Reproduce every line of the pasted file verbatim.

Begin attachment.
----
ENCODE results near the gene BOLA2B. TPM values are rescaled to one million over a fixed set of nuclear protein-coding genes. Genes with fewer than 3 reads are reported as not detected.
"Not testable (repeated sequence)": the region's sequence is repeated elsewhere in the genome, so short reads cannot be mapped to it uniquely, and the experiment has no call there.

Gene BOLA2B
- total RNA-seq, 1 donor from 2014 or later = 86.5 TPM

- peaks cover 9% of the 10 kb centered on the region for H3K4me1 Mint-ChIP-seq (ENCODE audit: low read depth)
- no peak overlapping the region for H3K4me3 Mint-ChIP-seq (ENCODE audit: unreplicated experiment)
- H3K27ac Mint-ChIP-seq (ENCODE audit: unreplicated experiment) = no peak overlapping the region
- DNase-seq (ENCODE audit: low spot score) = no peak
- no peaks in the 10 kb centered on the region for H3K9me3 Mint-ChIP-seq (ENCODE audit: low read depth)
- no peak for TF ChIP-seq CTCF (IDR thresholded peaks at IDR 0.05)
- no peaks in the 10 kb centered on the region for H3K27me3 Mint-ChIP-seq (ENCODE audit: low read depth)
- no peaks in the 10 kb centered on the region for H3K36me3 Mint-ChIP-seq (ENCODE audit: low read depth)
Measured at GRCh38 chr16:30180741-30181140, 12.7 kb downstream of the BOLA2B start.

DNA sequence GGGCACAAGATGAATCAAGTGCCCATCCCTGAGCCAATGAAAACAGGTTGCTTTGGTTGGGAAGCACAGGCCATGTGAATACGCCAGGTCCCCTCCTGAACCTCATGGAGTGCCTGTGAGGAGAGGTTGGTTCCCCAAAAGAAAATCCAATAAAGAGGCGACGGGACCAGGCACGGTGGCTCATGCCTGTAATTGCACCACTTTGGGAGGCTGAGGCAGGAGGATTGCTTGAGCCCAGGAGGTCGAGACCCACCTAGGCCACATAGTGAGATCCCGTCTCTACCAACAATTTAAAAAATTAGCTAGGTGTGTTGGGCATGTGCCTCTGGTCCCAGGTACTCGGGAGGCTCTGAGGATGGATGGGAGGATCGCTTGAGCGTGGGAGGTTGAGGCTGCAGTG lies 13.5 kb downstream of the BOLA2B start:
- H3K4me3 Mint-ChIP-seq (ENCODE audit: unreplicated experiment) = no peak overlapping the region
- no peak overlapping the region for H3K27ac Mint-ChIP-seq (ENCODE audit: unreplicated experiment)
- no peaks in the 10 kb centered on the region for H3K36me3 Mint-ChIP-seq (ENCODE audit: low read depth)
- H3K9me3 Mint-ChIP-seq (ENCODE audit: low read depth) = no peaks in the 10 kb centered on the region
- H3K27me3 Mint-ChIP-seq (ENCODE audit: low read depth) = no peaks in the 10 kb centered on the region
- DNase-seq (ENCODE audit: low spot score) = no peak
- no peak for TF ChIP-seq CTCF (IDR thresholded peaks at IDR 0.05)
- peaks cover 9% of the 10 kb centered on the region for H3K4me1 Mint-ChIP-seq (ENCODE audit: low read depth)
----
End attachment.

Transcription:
ENCODE results near the gene BOLA2B. TPM values are rescaled to one million over a fixed set of nuclear protein-coding genes. Genes with fewer than 3 reads are reported as not detected.
"Not testable (repeated sequence)": the region's sequence is repeated elsewhere in the genome, so short reads cannot be mapped to it uniquely, and the experiment has no call there.

Gene BOLA2B
- total RNA-seq, 1 donor from 2014 or later = 86.5 TPM

- peaks cover 9% of the 10 kb centered on the region for H3K4me1 Mint-ChIP-seq (ENCODE audit: low read depth)
- no peak overlapping the region for H3K4me3 Mint-ChIP-seq (ENCODE audit: unreplicated experiment)
- H3K27ac Mint-ChIP-seq (ENCODE audit: unreplicated experiment) = no peak overlapping the region
- DNase-seq (ENCODE audit: low spot score) = no peak
- no peaks in the 10 kb centered on the region for H3K9me3 Mint-ChIP-seq (ENCODE audit: low read depth)
- no peak for TF ChIP-seq CTCF (IDR thresholded peaks at IDR 0.05)
- no peaks in the 10 kb centered on the region for H3K27me3 Mint-ChIP-seq (ENCODE audit: low read depth)
- no peaks in the 10 kb centered on the region for H3K36me3 Mint-ChIP-seq (ENCODE audit: low read depth)
Measured at GRCh38 chr16:30180741-30181140, 12.7 kb downstream of the BOLA2B start.

DNA sequence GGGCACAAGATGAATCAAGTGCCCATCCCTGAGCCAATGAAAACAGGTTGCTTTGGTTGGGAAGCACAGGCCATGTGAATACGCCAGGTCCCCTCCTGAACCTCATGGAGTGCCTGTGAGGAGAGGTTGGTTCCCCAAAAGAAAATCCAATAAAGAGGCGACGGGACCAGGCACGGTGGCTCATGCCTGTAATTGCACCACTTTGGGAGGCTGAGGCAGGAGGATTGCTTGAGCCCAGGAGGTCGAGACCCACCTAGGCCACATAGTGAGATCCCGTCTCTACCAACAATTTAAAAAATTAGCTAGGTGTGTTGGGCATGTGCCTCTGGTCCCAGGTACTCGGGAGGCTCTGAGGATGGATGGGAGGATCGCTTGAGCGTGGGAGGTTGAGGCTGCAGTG lies 13.5 kb downstream of the BOLA2B start:
- H3K4me3 Mint-ChIP-seq (ENCODE audit: unreplicated experiment) = no peak overlapping the region
- no peak overlapping the region for H3K27ac Mint-ChIP-seq (ENCODE audit: unreplicated experiment)
- no peaks in the 10 kb centered on the region for H3K36me3 Mint-ChIP-seq (ENCODE audit: low read depth)
- H3K9me3 Mint-ChIP-seq (ENCODE audit: low read depth) = no peaks in the 10 kb centered on the region
- H3K27me3 Mint-ChIP-seq (ENCODE audit: low read depth) = no peaks in the 10 kb centered on the region
- DNase-seq (ENCODE audit: low spot score) = no peak
- no peak for TF ChIP-seq CTCF (IDR thresholded peaks at IDR 0.05)
- peaks cover 9% of the 10 kb centered on the region for H3K4me1 Mint-ChIP-seq (ENCODE audit: low read depth)